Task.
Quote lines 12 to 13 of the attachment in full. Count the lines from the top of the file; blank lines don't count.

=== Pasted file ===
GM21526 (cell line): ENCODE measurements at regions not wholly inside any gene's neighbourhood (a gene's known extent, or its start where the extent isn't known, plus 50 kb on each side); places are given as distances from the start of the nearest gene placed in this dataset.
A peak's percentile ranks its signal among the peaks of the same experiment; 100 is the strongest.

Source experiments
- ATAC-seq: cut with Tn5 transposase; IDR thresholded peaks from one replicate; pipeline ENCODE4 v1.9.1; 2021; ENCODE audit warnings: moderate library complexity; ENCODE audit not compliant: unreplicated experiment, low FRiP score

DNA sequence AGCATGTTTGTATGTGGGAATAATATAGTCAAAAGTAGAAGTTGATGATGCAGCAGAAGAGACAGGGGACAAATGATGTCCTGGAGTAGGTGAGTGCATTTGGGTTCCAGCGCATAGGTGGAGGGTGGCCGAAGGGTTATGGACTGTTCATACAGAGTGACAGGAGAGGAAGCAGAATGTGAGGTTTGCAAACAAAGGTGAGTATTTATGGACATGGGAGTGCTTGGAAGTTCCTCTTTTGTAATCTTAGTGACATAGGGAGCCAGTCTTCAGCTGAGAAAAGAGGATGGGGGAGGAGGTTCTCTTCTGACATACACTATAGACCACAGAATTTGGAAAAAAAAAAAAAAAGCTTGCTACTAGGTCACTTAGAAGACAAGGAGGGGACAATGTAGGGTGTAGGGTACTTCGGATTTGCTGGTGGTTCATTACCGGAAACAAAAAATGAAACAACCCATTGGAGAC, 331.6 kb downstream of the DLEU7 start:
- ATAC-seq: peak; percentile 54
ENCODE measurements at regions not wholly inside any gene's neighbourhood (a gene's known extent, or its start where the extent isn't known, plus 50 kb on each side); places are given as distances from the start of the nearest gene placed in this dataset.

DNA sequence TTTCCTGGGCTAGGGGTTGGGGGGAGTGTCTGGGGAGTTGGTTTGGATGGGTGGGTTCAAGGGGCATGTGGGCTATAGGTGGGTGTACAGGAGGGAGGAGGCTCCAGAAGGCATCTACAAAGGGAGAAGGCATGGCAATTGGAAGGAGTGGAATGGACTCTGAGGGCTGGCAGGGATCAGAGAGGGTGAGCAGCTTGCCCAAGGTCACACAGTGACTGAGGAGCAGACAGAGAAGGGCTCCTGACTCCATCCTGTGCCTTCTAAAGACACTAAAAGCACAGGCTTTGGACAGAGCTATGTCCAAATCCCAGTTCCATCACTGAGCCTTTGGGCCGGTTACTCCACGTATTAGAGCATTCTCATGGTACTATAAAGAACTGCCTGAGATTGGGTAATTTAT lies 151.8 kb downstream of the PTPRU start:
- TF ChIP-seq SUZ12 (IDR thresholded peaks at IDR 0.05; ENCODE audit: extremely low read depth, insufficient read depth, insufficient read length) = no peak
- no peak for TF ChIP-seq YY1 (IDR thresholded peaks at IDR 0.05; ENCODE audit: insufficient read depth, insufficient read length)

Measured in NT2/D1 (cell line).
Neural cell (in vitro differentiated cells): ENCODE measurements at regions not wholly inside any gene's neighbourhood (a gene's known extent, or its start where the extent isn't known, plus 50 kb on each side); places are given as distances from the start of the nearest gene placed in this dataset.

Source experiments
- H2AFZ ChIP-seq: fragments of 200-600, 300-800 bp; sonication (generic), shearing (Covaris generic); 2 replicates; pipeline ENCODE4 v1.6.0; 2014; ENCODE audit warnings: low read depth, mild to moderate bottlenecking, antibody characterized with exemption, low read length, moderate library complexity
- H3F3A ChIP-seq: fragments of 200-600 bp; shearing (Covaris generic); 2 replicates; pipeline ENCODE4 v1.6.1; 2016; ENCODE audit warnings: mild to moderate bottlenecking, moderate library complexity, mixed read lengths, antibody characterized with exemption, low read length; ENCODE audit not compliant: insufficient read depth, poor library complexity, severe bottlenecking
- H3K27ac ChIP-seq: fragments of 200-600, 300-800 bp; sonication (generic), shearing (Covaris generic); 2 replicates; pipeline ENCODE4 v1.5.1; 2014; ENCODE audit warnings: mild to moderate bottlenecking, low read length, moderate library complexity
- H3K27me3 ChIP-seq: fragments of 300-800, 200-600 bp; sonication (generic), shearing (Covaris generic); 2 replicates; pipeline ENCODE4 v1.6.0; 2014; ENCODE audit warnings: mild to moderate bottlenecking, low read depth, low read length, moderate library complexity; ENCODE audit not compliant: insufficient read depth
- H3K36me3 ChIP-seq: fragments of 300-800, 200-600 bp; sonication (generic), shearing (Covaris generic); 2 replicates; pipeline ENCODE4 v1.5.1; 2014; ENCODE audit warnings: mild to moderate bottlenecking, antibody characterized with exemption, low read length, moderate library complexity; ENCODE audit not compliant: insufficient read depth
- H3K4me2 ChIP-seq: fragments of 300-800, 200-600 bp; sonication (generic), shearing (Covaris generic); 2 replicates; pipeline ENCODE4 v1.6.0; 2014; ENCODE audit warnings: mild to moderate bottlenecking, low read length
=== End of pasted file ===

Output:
Neural cell (in vitro differentiated cells): ENCODE measurements at regions not wholly inside any gene's neighbourhood (a gene's known extent, or its start where the extent isn't known, plus 50 kb on each side); places are given as distances from the start of the nearest gene placed in this dataset.

Source experiments